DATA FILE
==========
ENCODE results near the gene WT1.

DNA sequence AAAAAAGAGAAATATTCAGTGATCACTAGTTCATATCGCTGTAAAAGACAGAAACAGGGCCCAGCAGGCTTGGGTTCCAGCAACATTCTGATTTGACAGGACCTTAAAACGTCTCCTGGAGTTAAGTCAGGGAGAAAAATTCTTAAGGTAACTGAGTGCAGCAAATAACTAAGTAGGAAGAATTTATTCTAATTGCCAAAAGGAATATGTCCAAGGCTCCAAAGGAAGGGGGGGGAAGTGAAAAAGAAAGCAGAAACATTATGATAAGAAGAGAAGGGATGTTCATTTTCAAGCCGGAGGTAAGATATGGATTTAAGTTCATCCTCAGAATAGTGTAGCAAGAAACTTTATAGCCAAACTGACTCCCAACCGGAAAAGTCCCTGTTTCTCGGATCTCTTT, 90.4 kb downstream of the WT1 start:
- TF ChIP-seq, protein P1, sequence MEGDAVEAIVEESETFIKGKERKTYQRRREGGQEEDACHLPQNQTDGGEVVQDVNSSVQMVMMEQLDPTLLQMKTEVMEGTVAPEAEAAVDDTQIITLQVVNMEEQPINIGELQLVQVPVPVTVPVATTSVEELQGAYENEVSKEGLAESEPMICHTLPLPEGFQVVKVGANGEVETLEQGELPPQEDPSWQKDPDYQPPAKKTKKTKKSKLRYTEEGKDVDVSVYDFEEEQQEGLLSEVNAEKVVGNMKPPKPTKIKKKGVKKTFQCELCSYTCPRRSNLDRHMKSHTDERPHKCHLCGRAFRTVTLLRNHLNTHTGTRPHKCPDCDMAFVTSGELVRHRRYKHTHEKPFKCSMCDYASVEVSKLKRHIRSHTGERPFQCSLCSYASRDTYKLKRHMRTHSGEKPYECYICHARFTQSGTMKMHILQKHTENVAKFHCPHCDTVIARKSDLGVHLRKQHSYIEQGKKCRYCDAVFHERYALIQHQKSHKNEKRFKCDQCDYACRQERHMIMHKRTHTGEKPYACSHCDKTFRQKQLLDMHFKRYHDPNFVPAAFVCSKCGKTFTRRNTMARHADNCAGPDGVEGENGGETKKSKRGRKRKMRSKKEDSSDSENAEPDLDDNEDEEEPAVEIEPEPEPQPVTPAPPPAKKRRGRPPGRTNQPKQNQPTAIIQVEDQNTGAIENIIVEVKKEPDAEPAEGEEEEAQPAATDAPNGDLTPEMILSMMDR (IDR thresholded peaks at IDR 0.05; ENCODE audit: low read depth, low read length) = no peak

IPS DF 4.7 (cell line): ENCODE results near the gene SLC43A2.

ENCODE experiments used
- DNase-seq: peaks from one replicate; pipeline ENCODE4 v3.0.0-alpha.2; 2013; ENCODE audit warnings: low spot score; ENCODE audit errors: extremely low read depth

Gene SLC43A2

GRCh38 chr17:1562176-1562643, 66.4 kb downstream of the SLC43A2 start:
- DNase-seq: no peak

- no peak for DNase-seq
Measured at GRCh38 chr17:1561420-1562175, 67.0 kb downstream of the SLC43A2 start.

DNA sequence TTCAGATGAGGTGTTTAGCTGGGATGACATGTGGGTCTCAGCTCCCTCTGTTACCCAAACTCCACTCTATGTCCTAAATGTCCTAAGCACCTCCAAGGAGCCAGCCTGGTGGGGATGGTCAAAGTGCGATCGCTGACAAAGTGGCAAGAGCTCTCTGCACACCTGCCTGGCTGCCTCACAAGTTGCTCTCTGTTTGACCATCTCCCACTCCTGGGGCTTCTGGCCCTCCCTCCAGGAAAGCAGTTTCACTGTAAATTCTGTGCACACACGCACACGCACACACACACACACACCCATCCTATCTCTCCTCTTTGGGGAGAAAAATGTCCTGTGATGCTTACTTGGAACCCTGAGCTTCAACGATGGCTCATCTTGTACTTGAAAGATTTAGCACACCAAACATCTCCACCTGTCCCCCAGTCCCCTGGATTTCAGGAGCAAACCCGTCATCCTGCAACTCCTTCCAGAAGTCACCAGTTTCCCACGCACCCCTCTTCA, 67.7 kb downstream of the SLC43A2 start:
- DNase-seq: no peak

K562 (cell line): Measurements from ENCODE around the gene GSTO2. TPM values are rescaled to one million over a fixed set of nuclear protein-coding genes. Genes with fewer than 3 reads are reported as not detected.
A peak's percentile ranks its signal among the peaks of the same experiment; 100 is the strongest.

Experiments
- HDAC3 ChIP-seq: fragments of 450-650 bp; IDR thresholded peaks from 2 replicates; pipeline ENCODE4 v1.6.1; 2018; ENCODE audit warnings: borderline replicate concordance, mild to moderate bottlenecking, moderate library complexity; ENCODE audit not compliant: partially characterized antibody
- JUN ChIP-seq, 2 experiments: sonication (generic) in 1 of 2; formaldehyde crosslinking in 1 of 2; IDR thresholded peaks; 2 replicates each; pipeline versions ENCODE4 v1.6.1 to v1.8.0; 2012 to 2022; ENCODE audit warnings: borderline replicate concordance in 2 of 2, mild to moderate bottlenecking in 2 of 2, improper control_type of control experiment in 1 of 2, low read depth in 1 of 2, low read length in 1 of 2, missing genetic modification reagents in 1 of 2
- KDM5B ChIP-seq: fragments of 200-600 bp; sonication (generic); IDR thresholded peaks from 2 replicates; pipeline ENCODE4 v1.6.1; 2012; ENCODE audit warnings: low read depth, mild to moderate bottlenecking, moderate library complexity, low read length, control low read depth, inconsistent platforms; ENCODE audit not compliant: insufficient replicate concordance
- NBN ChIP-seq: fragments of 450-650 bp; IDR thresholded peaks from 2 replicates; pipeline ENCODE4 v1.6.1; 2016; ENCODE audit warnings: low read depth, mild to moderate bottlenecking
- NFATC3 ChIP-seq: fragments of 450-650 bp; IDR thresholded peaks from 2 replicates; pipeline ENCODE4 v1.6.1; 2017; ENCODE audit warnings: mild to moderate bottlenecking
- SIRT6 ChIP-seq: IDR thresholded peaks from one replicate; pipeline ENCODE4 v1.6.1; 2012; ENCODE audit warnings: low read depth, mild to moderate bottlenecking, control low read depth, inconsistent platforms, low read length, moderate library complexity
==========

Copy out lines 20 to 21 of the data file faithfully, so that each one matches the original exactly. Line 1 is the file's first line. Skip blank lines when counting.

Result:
- NBN ChIP-seq: fragments of 450-650 bp; IDR thresholded peaks from 2 replicates; pipeline ENCODE4 v1.6.1; 2016; ENCODE audit warnings: low read depth, mild to moderate bottlenecking
- NFATC3 ChIP-seq: fragments of 450-650 bp; IDR thresholded peaks from 2 replicates; pipeline ENCODE4 v1.6.1; 2017; ENCODE audit warnings: mild to moderate bottlenecking